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Last week, the University of Cincinnati announced that Dr. Gary Painter joined the Carl H. Lindner College of Business as the real estate program’s new academic director. Painter was previously at the University of Southern California, where he was a professor at the Sol Price School of Public Policy and the director of the Sol Price Center for Social Innovation and the Homelessness Policy Research Institute.

Painter spoke with Weekly Real Estate News regarding his new position.

Congratulations on taking on the position of academic director. What interested you in this particular opportunity?

First, the opportunity to lead a premier real estate center is always going to be attractive. But I think more importantly its connection to the greater university, to the city and region were really appealing to me. As you might know, that university is focused on an urban futures initiative. And, in my view, you can’t think about urban futures without thinking about real estate.

What are your initial priorities going to be at the school?

The initial priorities are to get to know the assets that are there. I know that Board of Executive Advisors in Real Estate (BEARE) has deep roots within the community, and I need to learn as much from as many people as possible to know what the real assets are.

And then from there, I will also make connections within the university context to meet people from public policy, from engineering, from the design, architecture and planning school, etc., and advance high impact research that includes community members in the region in and around Cincinnati.

For the benefit of those who aren’t in the Cincinnati region, how would you describe it?

Cincinnati has a vibrant and diverse economy. There are a lot of headquarters there for major corporations – Procter and Gamble immediately comes to mind, but there are finance hubs with PNC Bank, Fifth Third Bank, etc. And Toyota has a regional hub north of the city.

What supports that economic growth and makes it an attractive region for the knowledge economy is that it is relatively affordable, compared to the region that I’m leaving in the Los Angeles metro region. So, you can attract talent to a place that has diverse cultural assets within the region, that people can really enjoy living in, but at the same time does not have to spend so much just to get the house that they might want to buy.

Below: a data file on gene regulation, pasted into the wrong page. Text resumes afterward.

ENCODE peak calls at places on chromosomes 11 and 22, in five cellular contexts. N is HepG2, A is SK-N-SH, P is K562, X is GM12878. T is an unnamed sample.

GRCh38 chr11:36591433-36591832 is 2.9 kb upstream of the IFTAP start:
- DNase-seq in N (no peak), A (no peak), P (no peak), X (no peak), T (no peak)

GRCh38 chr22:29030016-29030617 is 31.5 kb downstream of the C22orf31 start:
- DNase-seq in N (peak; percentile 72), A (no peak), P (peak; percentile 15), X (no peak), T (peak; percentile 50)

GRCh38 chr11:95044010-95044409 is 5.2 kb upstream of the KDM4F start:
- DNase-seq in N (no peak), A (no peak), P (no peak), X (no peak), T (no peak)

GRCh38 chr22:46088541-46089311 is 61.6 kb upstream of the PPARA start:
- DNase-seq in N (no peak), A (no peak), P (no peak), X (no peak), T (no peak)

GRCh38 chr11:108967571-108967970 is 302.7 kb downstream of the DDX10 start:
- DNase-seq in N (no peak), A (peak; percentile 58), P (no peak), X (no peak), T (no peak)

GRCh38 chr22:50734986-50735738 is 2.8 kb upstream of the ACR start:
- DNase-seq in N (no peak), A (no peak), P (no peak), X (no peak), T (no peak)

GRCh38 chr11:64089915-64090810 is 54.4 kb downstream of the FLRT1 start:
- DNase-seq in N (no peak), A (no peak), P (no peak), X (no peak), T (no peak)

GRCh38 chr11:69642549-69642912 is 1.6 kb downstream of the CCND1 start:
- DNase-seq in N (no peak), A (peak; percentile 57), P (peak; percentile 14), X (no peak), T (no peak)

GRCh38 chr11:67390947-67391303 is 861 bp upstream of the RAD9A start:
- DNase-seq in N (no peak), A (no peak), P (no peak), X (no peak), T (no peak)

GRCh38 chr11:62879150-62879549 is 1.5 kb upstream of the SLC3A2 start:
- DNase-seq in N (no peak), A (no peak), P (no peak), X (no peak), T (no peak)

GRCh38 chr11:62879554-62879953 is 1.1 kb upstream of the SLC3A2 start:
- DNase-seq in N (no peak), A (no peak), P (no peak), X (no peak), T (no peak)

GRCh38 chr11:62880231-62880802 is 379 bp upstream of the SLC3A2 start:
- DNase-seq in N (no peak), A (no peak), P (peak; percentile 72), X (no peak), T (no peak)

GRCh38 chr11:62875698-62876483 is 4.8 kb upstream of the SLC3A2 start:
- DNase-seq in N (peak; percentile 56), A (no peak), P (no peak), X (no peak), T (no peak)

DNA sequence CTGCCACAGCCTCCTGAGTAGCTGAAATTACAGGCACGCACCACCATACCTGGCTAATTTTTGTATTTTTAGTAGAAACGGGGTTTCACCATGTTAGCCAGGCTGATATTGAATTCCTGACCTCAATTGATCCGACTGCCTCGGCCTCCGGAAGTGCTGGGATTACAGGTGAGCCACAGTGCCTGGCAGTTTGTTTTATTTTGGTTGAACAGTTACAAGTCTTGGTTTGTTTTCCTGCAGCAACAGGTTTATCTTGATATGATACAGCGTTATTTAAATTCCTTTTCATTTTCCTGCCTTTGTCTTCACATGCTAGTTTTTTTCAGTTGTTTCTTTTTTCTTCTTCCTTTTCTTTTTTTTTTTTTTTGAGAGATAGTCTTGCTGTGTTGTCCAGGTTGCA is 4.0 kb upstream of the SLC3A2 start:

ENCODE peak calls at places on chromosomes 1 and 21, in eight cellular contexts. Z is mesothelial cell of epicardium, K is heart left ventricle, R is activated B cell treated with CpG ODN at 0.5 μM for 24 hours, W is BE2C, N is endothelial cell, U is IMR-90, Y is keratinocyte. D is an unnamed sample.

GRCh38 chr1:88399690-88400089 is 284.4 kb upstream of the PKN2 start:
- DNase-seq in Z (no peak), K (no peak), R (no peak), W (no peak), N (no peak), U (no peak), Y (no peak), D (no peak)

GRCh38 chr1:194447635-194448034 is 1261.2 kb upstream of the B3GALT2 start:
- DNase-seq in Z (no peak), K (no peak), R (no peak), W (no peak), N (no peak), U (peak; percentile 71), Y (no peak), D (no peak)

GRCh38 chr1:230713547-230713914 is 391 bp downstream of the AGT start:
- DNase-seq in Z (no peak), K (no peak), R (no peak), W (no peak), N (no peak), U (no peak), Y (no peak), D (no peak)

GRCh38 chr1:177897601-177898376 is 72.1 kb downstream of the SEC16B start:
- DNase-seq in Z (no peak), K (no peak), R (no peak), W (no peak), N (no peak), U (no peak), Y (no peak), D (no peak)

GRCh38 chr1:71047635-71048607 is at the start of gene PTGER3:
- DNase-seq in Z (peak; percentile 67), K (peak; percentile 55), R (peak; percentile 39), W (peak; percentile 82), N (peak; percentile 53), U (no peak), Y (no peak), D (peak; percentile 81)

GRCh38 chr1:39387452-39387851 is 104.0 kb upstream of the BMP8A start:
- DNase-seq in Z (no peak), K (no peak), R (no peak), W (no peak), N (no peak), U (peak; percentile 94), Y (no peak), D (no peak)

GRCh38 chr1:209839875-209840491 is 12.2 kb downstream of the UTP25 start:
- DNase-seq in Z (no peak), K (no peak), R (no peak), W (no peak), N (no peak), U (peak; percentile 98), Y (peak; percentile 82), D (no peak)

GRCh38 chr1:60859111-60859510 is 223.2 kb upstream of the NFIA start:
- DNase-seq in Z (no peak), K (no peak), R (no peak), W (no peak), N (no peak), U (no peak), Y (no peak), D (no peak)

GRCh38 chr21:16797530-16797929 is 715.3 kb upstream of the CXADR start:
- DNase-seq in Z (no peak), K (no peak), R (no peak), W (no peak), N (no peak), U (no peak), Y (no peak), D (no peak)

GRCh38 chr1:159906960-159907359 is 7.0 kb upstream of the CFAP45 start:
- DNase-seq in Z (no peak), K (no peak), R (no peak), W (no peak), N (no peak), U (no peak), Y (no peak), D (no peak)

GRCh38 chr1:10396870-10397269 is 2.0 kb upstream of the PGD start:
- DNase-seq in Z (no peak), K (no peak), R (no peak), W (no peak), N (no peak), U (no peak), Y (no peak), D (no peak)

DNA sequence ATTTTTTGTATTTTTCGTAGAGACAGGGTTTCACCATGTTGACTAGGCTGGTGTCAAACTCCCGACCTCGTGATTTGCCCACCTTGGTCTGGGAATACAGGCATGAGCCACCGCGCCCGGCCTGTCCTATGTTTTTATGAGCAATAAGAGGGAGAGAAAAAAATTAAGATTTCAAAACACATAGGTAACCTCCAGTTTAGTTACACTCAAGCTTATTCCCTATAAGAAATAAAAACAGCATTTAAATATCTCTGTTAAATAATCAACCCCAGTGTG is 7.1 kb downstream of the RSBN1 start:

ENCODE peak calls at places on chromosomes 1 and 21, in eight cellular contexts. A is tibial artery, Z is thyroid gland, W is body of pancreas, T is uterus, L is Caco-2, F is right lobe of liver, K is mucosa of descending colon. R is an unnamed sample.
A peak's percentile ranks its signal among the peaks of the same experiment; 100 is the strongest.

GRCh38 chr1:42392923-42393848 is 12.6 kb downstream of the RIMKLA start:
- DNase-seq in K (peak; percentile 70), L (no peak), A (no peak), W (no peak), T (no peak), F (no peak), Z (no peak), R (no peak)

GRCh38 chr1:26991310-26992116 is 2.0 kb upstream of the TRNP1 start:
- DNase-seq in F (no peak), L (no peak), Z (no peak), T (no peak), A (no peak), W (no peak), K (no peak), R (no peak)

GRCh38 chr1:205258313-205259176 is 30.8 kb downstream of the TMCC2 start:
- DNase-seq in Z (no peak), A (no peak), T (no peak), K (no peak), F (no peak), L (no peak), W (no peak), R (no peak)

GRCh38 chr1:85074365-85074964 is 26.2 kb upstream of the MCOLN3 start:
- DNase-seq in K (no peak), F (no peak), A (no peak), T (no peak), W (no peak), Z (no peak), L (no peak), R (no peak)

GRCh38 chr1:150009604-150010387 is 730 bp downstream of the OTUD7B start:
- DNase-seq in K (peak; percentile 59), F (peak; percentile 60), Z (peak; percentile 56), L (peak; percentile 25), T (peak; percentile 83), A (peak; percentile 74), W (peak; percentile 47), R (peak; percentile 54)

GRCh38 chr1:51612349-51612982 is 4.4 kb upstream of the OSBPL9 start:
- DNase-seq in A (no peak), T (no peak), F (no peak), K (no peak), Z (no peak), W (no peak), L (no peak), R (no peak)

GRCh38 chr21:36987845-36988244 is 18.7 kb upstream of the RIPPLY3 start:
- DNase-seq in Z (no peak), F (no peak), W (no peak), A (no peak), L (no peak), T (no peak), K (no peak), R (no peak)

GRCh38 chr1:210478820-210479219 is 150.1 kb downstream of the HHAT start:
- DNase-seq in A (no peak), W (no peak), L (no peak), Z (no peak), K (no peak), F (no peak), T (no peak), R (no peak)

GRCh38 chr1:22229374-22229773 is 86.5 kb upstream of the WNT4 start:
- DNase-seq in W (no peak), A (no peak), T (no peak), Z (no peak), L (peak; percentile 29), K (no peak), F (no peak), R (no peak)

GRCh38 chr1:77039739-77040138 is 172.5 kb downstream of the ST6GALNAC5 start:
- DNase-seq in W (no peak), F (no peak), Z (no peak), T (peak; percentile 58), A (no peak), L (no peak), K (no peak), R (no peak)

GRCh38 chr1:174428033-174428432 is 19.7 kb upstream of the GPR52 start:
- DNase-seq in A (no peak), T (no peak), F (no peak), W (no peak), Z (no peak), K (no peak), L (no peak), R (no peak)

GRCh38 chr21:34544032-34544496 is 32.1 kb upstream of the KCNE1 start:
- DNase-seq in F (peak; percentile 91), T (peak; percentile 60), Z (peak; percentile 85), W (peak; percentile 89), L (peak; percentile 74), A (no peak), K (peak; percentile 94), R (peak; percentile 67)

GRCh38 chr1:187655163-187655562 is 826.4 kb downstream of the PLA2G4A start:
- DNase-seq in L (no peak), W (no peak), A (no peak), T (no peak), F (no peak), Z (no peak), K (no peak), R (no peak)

The real estate world is always evolving, so how will you be able to keep your curriculum up to date?

One has to focus on both hands. The one thing that you need to teach are the fundamentals of how real estate markets work. You need a grounding in finance, you need a grounding in the development process, you need to understand how deals are made, etc. And so, all of that is in many ways not changing.

But the context in which it operates changes, the way government policy may or may not be set in the various cities and jurisdictions can change over time. Certainly, the external macro environment, both domestically and also internationally, can shift.

For example, consider the recent banking crisis: what does that mean for capital that’s available for investment? What does it mean for interest rates, the cost of that capital? All of those things are important, so you have to teach people how to be critical thinkers and lifetime learners when they’re in real estate. You can’t just simply rely on what you learned at the University of Cincinnati – you have to create a posture within your students so they can tackle the new challenges as they emerge and as the ecosystem shifts. They need to learn how to pivot and how to think strategically and how to assess risk appropriately, and then they’re going to be ready for what happens 20 years after they leave the university.

If we were to pick up this conversation a year from now, where do you see the program under your leadership?

I think a year from now, we will have established some concrete priorities for what we need to do to make sure the real estate curriculum is as at the forefront of the real estate industry today. And I think you’re also going to see where our research priorities are going to be within the region. I think you’re going also see a lot of excitement with what’s happening at the University of Cincinnati and in particular in the real estate community.